JavaScript Best Practices

JavaScript Best Practices — Operations

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Like any kind of apps, JavaScript apps also have to be written well.

Otherwise, we run into all kinds of issues later on.

In this article, we’ll look at some best practices we should follow when writing JavaScript code.

Place the ? : in Ternary Operators on their Own Lines if the Expressions are Long

We should place ? and : on their own line if they expressions are long.

For instance, we can write:

const apiUrl = env.development  
  ? 'localhost'  
  : ''


const apiUrl = env.development ? 'localhost' : ''

Write Each var Declaration in their Own Statement

To make the declaartions clear, we should put them onto their own line.

For example, we write:

var foo = true  
var bar = true

instead of:

var foo = true, bar = true;


var foo = true,   
    bar = true;

Now we know that foo and bar are both declared with var .

Wrap Conditional Assignments with Additional Parentheses

We should wrap conditional assignments with additional parentheses to make readers clear of our intentions.

For example, we write:

while ((m = {  
  // ...  

instead of writing:

while (m = {  
  // ...  

This way, readers will know that the assignment is intentional.

Add Spaces Inside Single Line Blocks

We should add spaces inside single-line blocks for better readability.

For example, instead of writing:

function foo () {return true}

We write:

function foo () { return true }

Use camelCase When Naming Variables and Functions

Using camelCase for variables and functions is commonly accepted convention, so we should use it in our code for consistency.

For example, we should write:

let myVar = 'hello';


function myFunction () { }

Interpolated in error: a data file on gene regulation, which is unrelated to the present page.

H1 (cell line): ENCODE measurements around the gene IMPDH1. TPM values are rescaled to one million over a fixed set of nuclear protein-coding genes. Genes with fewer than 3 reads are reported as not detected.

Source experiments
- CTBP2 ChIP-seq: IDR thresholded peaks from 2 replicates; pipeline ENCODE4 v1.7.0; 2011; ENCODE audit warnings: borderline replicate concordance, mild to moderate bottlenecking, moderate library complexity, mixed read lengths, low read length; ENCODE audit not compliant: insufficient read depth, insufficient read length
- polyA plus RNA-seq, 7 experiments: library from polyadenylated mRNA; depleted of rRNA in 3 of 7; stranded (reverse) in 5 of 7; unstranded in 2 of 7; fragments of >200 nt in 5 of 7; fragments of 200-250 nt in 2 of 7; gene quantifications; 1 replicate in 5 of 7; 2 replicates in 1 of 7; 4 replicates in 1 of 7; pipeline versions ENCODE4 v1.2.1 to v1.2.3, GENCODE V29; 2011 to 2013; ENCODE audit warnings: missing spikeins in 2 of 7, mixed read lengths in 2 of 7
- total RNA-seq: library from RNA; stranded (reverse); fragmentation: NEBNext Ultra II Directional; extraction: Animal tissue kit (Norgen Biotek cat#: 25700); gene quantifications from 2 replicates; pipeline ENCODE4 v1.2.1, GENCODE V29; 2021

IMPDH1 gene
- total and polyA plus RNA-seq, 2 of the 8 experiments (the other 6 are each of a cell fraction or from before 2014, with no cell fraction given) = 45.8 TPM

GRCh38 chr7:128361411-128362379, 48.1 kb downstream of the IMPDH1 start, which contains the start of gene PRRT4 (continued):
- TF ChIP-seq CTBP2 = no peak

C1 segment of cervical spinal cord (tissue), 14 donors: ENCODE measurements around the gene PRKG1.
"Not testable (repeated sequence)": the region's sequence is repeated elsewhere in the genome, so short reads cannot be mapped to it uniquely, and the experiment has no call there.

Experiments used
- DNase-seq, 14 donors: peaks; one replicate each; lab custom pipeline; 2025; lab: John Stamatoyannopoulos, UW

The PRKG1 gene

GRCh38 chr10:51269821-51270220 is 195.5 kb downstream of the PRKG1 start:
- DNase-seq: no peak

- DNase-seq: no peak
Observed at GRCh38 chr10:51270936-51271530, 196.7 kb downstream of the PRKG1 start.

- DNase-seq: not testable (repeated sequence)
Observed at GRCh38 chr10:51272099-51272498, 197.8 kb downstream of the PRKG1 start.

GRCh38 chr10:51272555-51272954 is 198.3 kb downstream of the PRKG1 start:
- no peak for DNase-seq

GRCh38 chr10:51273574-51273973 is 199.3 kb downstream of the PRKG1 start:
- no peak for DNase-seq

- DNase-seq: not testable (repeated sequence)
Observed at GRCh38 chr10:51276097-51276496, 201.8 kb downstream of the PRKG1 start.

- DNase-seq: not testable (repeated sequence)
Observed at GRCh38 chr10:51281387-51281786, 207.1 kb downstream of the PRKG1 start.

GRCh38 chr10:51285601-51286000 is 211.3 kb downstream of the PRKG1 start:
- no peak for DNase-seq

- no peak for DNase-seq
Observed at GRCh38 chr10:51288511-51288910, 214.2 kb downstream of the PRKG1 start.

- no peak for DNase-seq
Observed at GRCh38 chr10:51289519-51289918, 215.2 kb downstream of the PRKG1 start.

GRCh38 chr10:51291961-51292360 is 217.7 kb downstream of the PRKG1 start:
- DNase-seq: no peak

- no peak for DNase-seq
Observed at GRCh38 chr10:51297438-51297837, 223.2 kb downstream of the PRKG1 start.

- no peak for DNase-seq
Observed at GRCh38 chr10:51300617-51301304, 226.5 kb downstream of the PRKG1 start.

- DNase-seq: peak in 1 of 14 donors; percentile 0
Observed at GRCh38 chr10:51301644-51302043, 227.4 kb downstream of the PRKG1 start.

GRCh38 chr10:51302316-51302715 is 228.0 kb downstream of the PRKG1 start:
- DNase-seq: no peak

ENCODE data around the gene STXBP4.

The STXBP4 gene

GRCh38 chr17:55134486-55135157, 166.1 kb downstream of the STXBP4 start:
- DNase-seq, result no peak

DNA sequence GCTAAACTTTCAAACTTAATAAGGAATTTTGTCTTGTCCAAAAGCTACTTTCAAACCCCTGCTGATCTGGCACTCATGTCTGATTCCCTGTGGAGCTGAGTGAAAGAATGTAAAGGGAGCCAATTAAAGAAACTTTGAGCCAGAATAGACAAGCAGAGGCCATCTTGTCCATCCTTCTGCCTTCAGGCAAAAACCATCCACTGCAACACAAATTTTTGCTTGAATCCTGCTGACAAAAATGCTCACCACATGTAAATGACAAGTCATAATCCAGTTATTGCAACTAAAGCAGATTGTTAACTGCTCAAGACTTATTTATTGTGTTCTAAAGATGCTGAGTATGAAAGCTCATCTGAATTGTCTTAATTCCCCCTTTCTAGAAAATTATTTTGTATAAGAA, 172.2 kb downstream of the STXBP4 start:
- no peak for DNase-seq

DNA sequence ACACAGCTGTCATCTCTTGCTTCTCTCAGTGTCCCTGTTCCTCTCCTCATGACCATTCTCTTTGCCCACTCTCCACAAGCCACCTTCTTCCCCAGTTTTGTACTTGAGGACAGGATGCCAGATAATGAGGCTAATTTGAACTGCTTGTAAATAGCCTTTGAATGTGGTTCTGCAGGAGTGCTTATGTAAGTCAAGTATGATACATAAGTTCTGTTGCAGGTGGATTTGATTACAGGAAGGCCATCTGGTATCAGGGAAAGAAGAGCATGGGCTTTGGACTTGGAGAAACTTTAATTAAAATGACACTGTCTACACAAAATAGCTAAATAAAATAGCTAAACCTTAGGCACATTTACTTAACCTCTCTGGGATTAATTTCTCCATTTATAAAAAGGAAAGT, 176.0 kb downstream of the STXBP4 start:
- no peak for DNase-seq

Trailing Commas

Trailing commas may be removed to maintain compatibility between browsers.

For example, we can write:

const obj = {  
  msg: 'hello'  

which is more compatible than:

const obj = {  
  msg: 'hello',  

Commas Must be Placed at the End of the Current Line

We should place commas at the end of the current line.

It’s much less confusing if we do that.

For example, we shouldn’t write:

const obj = {  
  foo: 'foo'  
  ,bar: 'bar'  

Instead, we write:

const obj = {  
  foo: 'foo',  
  bar: 'bar'  

The Dot Should be on the Same Line as the Property

The dot should be placed on the same line as the property to indicate that we’re accessing it.

For instance, we write:


instead of writing:


Files Should End with a New Line

We should add a new line to the end of each file so that they can be concatenated properly.

Likewise, they can be appended to properly if we have an empty line at the end of the file.

Outputting the file to the terminal with a new line also won’t interfere with the shell prompt.

Therefore, we should have a new line at the end of each file.

No Space Between Function Identifiers and Their Invocations

There should be no space between function identifiers and their invocation.

For example, we write:


instead of:

console.log ('hi')

Add a Space Between Colon and Value in Key-Value Pairs

We should add a space between the colon and value in key-value pairs for readability.

For example, we write:

const obj = { 'key': 'value' }

Photo by Han Chenxu on Unsplash

Constructor Names Must Begin with a Capital Letter

According to commonly accepted JavaScript conventions, constructor names must begin with a capital letter.

Therefore, we should have that in our code.

For instance, we write:

function Animal () {}  
const cat = new Animal();

Constructor with no Arguments Must be Invoked with Parentheses

We should invoke a constructor with no arguments with parentheses.

Although we’re allowed to invoke constructors with no arguments without parentheses in JavaScript, we shouldn’t do it.

This causes confusion.

So we should write:L

const dog = new Animal()

instead of:

const dog = new Animal


We should add spacing in our code for better readability.

However, we should add them where they’re appropriate.

Also, we should follow common conventions.

By John Au-Yeung

Web developer specializing in React, Vue, and front end development.

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